Most of us can rattle off a long list of reasons why you should quit smoking.
Here at the Council for Disability Awareness, we believe it’s wise for nearly every working adult to carry disability insurance to protect against the very real possibility of a disability preventing them from earning an income.
But we also believe in doing everything you can to avoid a disabling injury or illness.
And few lifestyle changes will have as much of a positive impact as quitting smoking.
Here’s a roundup of reasons why you should quit smoking, as well as a few resources for when you’re ready to quit.
Your Chance of Being Disabled Goes Up When You Smoke
The list of diseases caused and made worse by smoking is long. To name just a few, from the American Lung Association:
- COPD (chronic obstructive pulmonary disease)
- Heart disease
- Blindness, cataracts, and macular degeneration
All of these diseases can kill—and most of them can also cause disability.
The kind of disability that would keep you from working. From collecting a paycheck.
And think about this: If you were disabled due to a cancer diagnosis, a stroke, or heart disease, what would you need that paycheck for?
Think beyond your regular monthly expenses. What would you do about your medical bills? Or accommodations you might need to make to your home because of your disability?
Do you have that kind of savings?
Why You Should Quit Smoking Right Now
The benefits to your health are the most critical reasons why you should quit smoking.
And the upside is, when you quit smoking, your body begins to heal. You actually start reducing your chances of death and disability pretty quickly.
By three months, exercise will be easier.
Five years after you’ve quit, your risk of being diagnosed with lung cancer starts to fall.
And after 10 years of being a nonsmoker, your risk of cancer and heart disease will have fallen nearly to that of a nonsmoker. This fact may be one of the most important reasons why you should quit smoking, and why you should do it right now.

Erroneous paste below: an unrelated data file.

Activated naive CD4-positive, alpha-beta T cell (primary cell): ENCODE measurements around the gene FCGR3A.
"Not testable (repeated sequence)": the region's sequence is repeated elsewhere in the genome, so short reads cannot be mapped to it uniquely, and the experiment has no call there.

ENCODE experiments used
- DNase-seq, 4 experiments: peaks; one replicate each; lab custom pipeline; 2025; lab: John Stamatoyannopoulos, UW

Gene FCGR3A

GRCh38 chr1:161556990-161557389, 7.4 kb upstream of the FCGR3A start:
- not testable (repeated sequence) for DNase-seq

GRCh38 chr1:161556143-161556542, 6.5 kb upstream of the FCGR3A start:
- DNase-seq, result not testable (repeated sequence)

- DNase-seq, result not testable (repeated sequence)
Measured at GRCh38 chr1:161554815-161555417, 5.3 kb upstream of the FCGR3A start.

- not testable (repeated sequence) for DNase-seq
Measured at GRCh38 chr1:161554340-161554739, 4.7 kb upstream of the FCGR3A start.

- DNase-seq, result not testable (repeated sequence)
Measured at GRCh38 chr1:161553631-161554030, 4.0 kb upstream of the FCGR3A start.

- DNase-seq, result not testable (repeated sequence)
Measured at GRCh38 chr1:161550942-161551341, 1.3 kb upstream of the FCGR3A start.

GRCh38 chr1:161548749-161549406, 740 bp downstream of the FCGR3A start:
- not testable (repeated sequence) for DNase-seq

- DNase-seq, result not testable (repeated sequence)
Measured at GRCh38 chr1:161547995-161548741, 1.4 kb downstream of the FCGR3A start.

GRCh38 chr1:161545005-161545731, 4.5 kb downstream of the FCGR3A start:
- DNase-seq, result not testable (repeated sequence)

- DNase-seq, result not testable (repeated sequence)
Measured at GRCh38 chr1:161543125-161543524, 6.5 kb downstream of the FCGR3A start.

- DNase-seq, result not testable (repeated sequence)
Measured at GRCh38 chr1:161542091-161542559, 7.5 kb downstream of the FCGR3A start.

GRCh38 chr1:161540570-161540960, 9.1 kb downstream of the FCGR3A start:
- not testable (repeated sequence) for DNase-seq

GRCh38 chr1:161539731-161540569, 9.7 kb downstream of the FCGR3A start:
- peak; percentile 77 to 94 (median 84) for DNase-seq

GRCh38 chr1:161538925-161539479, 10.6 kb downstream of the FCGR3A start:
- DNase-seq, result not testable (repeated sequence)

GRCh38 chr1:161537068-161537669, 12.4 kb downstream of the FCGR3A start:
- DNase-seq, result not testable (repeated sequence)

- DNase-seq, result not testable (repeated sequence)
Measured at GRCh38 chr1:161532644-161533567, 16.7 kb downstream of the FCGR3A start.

Ideas and Resources for Quitting Smoking
Look, we’re not trying to suggest quitting smoking is easy. 35 million smokers a year recognize the reasons why you should quit smoking and say they want to quit.
And yet 85 percent of those who try will relapse within a week.
Fortunately, we’re learning things about the brain that can be used to help those who want to quit.
The insula is a part of the brain that produces cravings. Changes to this part of the brain—or even damage such as by a stroke—can actually kill off the craving for cigarettes.
Here’s what a recent look at smoking on bustle.com said about the insula:
… an interesting idea about changing the size of the insula may be of some help: It turns out that people who meditate and use mindfulness regularly have bigger insula, and also have fewer cravings for addictive substances. The exact relationship between meditation, the insula, and cravings for nicotine are still being outlined, but it seems pretty clear: getting yourself a meditation cushion and a soothing soundtrack might be a good way to train your brain to resist tobacco.
Bet on it
One recent study found financial reward could actually have a strong positive effect on people’s ability to quit smoking.
- In the study, 90 percent of participants who could earn financial reward by quitting smoking were still smoke-free six months later.
- Only six percent of those who simply received counseling on why you should quit smoking and how to quit, along with nicotine replacement therapy, were smoke-free after six months.
The study organizers gave several different types of financial reward to different types of participants. To some, they gave a cash reward based on how well a group did, or they gave a reward based on individual performance.
The study authors also gave one type of reward based on a gambling principle of putting money up front that would be matched if you quit successfully. If you didn’t, you were out $150.
It turns out, the gamble produced the best results. Here’s what lead author Scott D. Halpern said:
… the deposit contracts were twice as effective as rewards, and five times more effective than free information and nicotine replacement therapy, likely because they leveraged people’s natural aversion to losing money. With such unprecedented rates of success, the trick now is to figure out how to get more people to sign up — to feel like they have skin in the game.
You know why you should quit smoking. You can list the financial benefits, from the cost of cigarettes to lower rates on disability insurance.
The health reasons why you should quit smoking are even more compelling.
If it’s time to quit, come up with a plan and get all the support you can muster.
Because regardless of which method you chose, the key is sticking with your quit-smoking plan.
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